March 4, 2019 11:45 AM, EST

Trade Deal That Would Lift US Tariffs on Chinese Goods Said to Be Near

TradeLeaders from China and the US during trade talks. (Al Drago/Bloomberg News)

The United States and China are close to a trade deal that could lift most or all U.S. tariffs as long as Beijing follows through on pledges ranging from better protecting intellectual-property rights to buying a significant amount of American products, two people familiar with the discussions said.

Chinese officials made clear in a series of negotiations with the United States in recent weeks that removing levies on $200 billion of Chinese goods quickly was necessary to finalize any deal, said the sources, who weren’t authorized to talk publicly about the deliberations. That’s the amount the Trump administration imposed after China retaliated against the United State’s first salvo of $50 billion in tariffs that kicked off the eight-month trade war.

One of the remaining sticking points is whether the tariffs would be lifted immediately or over a period of time to allow the United States to monitor whether China is meeting its obligations, the people said. The United States wants to continue to wield the threat of tariffs as leverage to ensure China won’t renege on the deal, and only lift the duties fully when Beijing implemented all parts of the agreement.

As part of the ongoing talks, the United States asked the Chinese not to retaliate or bring World Trade Organization cases in response to U.S. tariffs that could be imposed to enforce the deal, according to a person familiar with the negotiations.

Stocks in Europe and Asia advanced on optimism about a deal, with the Stoxx Europe 600 Index rising 0.4%. The offshore yuan gained 0.2%.


Qilai Shen/Bloomberg News

Dates for a summit between President Donald Trump and counterpart Xi Jinping have yet to be agreed, according to officials from both countries who declined to be named. The Wall Street Journal, which reported earlier that a U.S.-China trade deal was close to being finalized, reported the summit could happen around March 27.

Plans for a signing ceremony have been complicated by Xi’s need to lead China’s annual National People’s Congress and to make other foreign trips.

United States and Chinese officials “have conducted fruitful and intensive consultations and made important progress on many issues of common concern,” Zhang Yesui, a spokesman for the National People’s Congress, the annual session of China’s Legislature, told reporters in Beijing on March 4. “We hope that the two sides will continue to hold consultations and reach a mutually beneficial and win-win agreement,” he added.

China is offering to lower tariffs on U.S. farm, chemical, auto and other products, the Journal said, citing people familiar with the situation. Specifically, China would buy $18 billion in natural gas from Houston-based Cheniere Energy Inc., one of the people familiar with the matter said.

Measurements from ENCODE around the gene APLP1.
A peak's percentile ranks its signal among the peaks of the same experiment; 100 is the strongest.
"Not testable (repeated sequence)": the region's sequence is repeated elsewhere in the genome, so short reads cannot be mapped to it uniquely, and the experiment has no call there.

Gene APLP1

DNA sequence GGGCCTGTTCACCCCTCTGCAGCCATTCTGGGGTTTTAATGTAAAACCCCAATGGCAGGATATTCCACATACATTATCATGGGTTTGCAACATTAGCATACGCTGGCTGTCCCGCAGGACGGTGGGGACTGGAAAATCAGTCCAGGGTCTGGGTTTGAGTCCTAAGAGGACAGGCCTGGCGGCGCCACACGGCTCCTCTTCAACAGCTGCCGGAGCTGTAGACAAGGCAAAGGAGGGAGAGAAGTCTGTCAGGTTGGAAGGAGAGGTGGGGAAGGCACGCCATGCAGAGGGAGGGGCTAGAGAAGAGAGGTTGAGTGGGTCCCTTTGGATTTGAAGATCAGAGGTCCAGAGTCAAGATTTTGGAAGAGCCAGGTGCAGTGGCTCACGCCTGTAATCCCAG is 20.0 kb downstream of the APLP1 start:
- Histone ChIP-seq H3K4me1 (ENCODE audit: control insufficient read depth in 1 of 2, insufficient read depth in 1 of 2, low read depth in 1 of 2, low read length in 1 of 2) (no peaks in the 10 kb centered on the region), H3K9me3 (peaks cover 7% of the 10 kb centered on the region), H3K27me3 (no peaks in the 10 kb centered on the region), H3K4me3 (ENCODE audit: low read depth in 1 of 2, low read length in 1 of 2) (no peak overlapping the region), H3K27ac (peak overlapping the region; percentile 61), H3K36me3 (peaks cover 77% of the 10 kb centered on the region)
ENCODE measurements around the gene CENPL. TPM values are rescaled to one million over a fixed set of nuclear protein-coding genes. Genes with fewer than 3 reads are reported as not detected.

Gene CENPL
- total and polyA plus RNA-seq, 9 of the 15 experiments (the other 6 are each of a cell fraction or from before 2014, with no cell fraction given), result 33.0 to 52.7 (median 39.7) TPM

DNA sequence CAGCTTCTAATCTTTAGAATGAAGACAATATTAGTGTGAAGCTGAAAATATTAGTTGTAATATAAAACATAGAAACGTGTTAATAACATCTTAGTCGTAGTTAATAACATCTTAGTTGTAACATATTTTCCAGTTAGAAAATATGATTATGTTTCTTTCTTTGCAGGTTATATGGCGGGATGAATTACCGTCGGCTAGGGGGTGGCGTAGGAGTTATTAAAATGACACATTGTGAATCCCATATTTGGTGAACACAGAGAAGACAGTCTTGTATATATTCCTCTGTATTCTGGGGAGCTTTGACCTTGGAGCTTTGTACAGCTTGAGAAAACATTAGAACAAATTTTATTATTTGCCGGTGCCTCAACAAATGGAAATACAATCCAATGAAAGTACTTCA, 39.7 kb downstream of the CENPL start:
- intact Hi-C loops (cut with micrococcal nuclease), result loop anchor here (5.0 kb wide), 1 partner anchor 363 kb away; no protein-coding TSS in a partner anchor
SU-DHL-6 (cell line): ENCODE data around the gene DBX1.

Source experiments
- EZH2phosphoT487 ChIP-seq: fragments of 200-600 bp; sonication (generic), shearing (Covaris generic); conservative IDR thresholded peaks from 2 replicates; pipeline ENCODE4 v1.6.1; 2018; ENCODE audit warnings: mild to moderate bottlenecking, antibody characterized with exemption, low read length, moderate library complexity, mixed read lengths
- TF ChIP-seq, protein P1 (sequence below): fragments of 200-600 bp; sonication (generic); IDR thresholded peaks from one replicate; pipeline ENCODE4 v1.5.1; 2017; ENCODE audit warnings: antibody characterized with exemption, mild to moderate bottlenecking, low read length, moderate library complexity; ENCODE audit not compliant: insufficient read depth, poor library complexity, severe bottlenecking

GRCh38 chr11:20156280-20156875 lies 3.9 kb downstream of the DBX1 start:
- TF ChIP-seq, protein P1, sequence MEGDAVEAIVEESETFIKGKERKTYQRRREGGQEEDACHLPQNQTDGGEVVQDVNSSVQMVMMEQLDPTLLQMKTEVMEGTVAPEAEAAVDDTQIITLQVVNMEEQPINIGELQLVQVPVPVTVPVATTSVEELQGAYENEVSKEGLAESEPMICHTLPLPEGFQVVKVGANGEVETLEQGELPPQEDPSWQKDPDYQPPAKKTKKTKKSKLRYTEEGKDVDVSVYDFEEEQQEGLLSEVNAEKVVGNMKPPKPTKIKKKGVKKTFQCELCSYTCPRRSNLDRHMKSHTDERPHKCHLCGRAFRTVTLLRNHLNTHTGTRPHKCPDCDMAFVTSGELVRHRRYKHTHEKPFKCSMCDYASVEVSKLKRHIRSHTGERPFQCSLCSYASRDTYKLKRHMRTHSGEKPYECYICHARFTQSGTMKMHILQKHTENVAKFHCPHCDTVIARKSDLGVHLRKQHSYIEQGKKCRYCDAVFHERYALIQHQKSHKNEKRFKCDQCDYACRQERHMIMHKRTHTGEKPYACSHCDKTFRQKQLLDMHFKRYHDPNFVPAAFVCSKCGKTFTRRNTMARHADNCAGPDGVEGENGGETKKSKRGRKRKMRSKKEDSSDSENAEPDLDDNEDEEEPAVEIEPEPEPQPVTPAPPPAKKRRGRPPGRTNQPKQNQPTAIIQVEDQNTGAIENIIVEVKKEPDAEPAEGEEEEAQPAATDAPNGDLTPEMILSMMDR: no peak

As part of a deal, China is pledging to speed up the timetable for removing foreign-ownership limitations on auto ventures, and to reduce tariffs on imported vehicles to below the current rate of 15%, the newspaper reported.

A senior administration official cautioned March 3 that a decision had not yet been made over lifting the U.S tariffs. The official also said a debate was continuing inside the administration with Trump unlikely to make a decision before a deal was closer to being done, likening the situation to the debate over what to do with U.S. sanctions in the lead-up to last week’s summit with North Korea’s Kim Jong Un.


Luke Sharrett/Bloomberg News

Asked during a congressional hearing last week whether a deal would see a lifting of tariffs, U.S. Trade Representative Robert Lighthizer, now leading the talks with Beijing, would say only that was China’s desire.

Bloomberg reported March 1 that the United States and China were close to finalizing an agreement.

Trump and members of his economic team have has sounded optimistic about the chances for sealing a deal. And U.S. stocks have rebounded from their worst December since the Great Depression on signs the world’s two largest economies are resolving their trade differences without further escalation.

Citing progress toward a deal, Trump last week delayed a planned increase of tariffs on Chinese imports to 25%, from 10%, that was scheduled to take effect March 1.

On March 1, Trump said he demanded Beijing, in response to his tariff delay, immediately remove all duties on U.S. agriculture products.

The Chinese have offered to ramp up purchases of American goods by $1.2 trillion over six years, according to a person familiar with the matter. It’s still unclear how Beijing would follow through on those purchases if retaliatory tariffs remained in place and other trading barriers aren’t removed, the person added. China bought $130 billion in U.S. goods in 2017, according to U.S. figures.

After several rounds of face-to-face meetings between U.S. and Chinese officials since last year, the sides now are in regular contact via phone and video conference to produce details of a deal.